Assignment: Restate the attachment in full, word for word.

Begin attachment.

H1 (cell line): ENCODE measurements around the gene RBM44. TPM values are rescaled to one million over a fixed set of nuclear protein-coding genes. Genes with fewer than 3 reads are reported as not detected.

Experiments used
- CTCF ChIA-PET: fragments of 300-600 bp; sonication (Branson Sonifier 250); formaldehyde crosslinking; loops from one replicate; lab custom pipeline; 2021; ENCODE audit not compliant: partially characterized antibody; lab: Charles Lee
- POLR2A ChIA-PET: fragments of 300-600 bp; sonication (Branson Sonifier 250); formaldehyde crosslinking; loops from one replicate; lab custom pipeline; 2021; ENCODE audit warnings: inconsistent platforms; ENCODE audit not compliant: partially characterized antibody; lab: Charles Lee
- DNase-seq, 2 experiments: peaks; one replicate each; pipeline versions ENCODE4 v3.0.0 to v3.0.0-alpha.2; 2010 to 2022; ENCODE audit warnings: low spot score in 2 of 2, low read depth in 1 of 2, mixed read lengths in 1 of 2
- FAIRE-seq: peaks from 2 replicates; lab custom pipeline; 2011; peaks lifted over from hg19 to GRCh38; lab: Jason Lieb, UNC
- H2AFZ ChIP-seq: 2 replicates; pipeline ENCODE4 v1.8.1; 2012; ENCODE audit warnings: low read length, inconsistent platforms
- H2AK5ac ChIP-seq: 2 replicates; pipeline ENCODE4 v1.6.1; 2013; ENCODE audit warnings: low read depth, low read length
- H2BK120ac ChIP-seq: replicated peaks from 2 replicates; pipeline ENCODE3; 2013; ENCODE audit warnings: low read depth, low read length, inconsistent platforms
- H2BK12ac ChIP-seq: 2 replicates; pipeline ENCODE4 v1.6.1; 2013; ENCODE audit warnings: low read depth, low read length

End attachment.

H1 (cell line): ENCODE measurements around the gene RBM44. TPM values are rescaled to one million over a fixed set of nuclear protein-coding genes. Genes with fewer than 3 reads are reported as not detected.

Experiments used
- CTCF ChIA-PET: fragments of 300-600 bp; sonication (Branson Sonifier 250); formaldehyde crosslinking; loops from one replicate; lab custom pipeline; 2021; ENCODE audit not compliant: partially characterized antibody; lab: Charles Lee
- POLR2A ChIA-PET: fragments of 300-600 bp; sonication (Branson Sonifier 250); formaldehyde crosslinking; loops from one replicate; lab custom pipeline; 2021; ENCODE audit warnings: inconsistent platforms; ENCODE audit not compliant: partially characterized antibody; lab: Charles Lee
- DNase-seq, 2 experiments: peaks; one replicate each; pipeline versions ENCODE4 v3.0.0 to v3.0.0-alpha.2; 2010 to 2022; ENCODE audit warnings: low spot score in 2 of 2, low read depth in 1 of 2, mixed read lengths in 1 of 2
- FAIRE-seq: peaks from 2 replicates; lab custom pipeline; 2011; peaks lifted over from hg19 to GRCh38; lab: Jason Lieb, UNC
- H2AFZ ChIP-seq: 2 replicates; pipeline ENCODE4 v1.8.1; 2012; ENCODE audit warnings: low read length, inconsistent platforms
- H2AK5ac ChIP-seq: 2 replicates; pipeline ENCODE4 v1.6.1; 2013; ENCODE audit warnings: low read depth, low read length
- H2BK120ac ChIP-seq: replicated peaks from 2 replicates; pipeline ENCODE3; 2013; ENCODE audit warnings: low read depth, low read length, inconsistent platforms
- H2BK12ac ChIP-seq: 2 replicates; pipeline ENCODE4 v1.6.1; 2013; ENCODE audit warnings: low read depth, low read length